NAR Regulatory Forum: What It Will Take to Close the Racial Wealth Gap

November 11, 2020

Addressing racial inequality does not have to lead to others becoming disadvantaged; it’s an advantage for everyone, panelists said at Tuesday’s Regulatory Issues Forum during the virtual 2020 REALTORS® Conference & Expo.

“The narrative needs to change,” said Mehrsa Baradaran, professor of law at University of California Irvine and author of “How the Other Half Banks” and “The Color of Money: Black Banks and the Racial Wealth Gap.” Fixing the problems associated with the racial wealth gap “does not mean disadvantaging some to advantage others. You don’t have to take from someone else to give to someone else. This helps everyone.”

Indeed, a 2019 report from McKinsey & Co., a management consulting firm, estimated that closing the racial wealth gap created and exacerbated by systemic racism could boost the U.S. GDP 4% to 6% by 2028. However, the report says, missing out on that growth could essentially cost every white American $2,900 to $4,300. 

Homeownership plays a big part in building long-term wealth. But when a segment of the population has been denied opportunities or is otherwise disadvantaged in obtaining ownership, the result is a widening gap that can worsen through the generations. During Tuesday’s virtual session, Baradaran gave an overview of how the racial wealth gap has persisted and grown through the years, tracing it to laws that allowed redlining and a lack of mortgages in predominantly Black areas.

However, in addressing decades of systemic racism in housing, solutions must be “precise” and community-based in addressing the direct populations affected, said panelist Ryan Gorman, president and CEO of Coldwell Banker Real Estate LLC. The ways to tackle it can vary, from down payment assistance programs to the expanded use of credit unions for lending. Real estate professionals can play a role in raising awareness about existing or new programs.

“There will not be one silver bullet here, but a million different things,” Gorman said. “It needs to take place in every community, in city council meetings, zoning hearings, and discussions with builders, along with an understanding that we don’t need everything to be at a mass scale. It’s OK for some programs to only work in some places but still make a positive difference. REALTORS® know that because they make positive changes in families every day and make a huge impact on a micro scale. I think we need to apply that same philosophy here.”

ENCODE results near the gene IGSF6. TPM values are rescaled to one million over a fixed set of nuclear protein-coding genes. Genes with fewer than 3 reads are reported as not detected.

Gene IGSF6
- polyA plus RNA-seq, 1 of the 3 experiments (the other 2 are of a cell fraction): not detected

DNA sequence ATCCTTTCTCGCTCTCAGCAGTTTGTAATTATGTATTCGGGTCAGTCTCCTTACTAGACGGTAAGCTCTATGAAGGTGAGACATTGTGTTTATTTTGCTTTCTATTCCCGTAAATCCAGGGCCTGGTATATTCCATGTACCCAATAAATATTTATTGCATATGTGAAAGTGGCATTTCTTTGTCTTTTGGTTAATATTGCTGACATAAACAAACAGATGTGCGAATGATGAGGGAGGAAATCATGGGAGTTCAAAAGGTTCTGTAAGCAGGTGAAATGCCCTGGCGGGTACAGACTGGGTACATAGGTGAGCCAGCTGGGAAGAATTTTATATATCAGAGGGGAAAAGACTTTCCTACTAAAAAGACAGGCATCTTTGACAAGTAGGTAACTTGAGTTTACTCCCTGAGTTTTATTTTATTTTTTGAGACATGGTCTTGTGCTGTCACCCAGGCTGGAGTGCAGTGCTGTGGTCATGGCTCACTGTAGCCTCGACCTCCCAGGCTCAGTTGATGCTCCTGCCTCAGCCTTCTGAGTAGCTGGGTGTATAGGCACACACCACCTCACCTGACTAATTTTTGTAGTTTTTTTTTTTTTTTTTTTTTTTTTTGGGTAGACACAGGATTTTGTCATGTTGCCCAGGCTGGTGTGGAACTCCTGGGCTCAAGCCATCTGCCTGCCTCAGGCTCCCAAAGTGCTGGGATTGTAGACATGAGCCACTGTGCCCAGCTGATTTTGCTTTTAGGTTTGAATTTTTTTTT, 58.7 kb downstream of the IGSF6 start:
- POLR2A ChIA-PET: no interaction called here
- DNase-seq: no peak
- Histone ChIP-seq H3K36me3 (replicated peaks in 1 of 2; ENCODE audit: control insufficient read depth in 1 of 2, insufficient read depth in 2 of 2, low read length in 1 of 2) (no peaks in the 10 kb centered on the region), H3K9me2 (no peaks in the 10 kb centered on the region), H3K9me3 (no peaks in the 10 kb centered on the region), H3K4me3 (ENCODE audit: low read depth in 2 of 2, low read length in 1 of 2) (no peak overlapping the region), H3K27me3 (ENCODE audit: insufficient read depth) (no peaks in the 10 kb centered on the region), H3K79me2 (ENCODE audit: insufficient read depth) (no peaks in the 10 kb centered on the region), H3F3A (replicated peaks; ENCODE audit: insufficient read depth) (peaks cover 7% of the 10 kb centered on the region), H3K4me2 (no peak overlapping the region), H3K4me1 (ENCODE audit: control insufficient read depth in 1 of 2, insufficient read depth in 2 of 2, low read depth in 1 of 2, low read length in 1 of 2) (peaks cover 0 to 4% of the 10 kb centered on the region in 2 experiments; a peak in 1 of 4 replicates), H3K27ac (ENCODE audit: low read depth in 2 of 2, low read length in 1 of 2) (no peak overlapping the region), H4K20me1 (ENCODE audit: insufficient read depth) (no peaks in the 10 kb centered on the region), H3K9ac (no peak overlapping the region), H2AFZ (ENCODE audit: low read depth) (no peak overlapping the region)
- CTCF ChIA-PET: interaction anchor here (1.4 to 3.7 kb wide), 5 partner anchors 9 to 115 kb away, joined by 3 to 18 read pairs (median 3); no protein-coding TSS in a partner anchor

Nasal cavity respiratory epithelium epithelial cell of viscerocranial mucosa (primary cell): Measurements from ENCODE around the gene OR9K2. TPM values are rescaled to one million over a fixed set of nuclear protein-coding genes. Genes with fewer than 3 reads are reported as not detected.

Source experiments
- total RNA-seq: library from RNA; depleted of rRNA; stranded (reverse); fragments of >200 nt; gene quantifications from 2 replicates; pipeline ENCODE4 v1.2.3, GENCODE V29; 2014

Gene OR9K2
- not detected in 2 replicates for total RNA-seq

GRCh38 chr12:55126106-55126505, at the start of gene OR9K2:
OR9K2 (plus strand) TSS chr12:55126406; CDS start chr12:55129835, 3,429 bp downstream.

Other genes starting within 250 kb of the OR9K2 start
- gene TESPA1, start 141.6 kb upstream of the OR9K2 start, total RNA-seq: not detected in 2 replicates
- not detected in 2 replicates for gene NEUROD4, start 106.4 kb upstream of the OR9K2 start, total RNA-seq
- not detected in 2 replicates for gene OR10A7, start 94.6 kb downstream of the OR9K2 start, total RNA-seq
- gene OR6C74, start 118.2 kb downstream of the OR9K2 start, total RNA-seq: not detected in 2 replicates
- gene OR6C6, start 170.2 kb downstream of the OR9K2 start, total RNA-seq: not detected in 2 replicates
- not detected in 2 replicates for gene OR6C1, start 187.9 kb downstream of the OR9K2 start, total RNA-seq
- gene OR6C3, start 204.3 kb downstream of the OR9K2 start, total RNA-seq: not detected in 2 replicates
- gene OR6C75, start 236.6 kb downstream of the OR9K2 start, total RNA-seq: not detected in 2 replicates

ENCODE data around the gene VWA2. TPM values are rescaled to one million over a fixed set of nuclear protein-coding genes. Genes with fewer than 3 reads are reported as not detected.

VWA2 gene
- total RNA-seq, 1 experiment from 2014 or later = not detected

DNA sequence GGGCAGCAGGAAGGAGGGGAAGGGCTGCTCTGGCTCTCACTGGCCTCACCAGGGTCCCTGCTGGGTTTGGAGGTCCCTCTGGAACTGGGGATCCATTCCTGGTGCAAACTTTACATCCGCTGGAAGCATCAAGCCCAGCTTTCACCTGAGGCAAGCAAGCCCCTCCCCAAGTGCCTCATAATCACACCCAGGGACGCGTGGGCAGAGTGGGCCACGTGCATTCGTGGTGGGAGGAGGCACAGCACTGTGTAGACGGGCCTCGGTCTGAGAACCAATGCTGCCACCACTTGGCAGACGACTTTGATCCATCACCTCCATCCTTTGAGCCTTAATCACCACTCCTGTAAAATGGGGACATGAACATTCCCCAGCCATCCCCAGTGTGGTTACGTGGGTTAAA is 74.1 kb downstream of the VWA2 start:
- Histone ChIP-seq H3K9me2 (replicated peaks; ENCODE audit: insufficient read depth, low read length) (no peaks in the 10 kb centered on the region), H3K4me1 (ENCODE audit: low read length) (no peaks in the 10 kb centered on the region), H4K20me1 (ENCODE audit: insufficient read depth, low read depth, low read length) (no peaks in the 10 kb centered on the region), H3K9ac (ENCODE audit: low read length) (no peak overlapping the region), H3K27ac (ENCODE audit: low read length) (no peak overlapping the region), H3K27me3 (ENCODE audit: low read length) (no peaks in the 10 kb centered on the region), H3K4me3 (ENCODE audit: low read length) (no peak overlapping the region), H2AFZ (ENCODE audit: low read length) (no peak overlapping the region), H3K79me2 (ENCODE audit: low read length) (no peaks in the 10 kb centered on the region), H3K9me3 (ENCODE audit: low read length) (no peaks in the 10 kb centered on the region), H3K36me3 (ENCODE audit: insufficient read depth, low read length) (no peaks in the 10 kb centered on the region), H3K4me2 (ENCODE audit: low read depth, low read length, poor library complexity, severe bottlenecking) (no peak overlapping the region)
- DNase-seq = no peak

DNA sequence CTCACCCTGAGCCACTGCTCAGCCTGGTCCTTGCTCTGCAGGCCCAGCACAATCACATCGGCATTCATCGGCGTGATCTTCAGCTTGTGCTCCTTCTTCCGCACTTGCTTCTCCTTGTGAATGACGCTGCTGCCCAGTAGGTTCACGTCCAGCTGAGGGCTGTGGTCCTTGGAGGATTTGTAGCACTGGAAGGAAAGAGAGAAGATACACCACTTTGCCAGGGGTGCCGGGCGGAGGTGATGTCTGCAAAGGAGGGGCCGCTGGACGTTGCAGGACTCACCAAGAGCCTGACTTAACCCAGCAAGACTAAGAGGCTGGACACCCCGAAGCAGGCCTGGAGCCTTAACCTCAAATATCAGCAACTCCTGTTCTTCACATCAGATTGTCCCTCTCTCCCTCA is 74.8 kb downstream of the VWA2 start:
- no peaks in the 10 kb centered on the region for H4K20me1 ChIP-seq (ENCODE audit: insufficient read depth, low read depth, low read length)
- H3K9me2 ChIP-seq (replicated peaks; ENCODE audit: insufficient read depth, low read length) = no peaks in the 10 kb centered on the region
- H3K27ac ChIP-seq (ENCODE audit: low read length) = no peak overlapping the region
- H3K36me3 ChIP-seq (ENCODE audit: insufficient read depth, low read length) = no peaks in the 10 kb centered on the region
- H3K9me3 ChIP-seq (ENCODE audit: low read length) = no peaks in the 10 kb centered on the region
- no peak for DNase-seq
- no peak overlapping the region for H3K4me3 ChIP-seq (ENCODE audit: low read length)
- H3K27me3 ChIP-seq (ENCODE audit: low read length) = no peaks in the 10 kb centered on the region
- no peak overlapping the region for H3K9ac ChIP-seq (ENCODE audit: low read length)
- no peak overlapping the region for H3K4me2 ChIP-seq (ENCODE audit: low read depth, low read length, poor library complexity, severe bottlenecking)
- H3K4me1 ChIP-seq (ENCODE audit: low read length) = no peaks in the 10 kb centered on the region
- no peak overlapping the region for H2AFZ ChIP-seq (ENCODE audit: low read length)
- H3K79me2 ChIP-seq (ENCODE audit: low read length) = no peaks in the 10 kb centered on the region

Vince Malta, president of the National Association of REALTORS®, spoke of the past failings of the real estate industry over decades that allowed for deepening racial wealth and ownership gaps. But now, he says, the industry has the obligation to step up, right wrongs, and lead efforts in fighting for policies that strive for greater equality in housing. 

“Housing segregation and discrimination have devastating effects on families and lead to disparities” in many areas of life, from school quality to health care and more, he said. “REALTORS® have an important part in remedying this and educating our members and the public. This is our lane, and this is the time for REALTORS® to step up and lead.” 

NAR has adopted several initiatives in recent months to help spark greater change, such as by partnering with the U.S. Chamber of Commerce in launching an Equality of Opportunity Initiative. The program, which has earned the support of more than 400 organizations nationwide, is assembling business and policy leaders to advance economic inclusion and highlight potential data-driven solutions to address inequality. Also, NAR has teamed with the National Association of Real Estate Brokers and the Urban Institute to study and address the low rate of African American homeownership. Last week, NAR announced the debut of a new online simulation training tool—set to launch Nov. 18 at—to help REALTORS® better understand discrimination in real estate transactions. (Read more about it: Confront Discrimination in NAR’s New Simulation Training) NAR also has compiled a list of books, videos, and podcast recommendations to help REALTORS® learn more about residential segregation and fair housing issues. 

“It’s difficult to understand what is fair if you don’t know what the actual problem is,” Gorman said. “I think when we immerse ourselves in the history, I think the message will resonate differently when potential solutions are proposed, particularly when precise solutions are proposed. We need to understand how we got here so the path forward doesn’t feel unfair, but instead feels like righting a wrong.”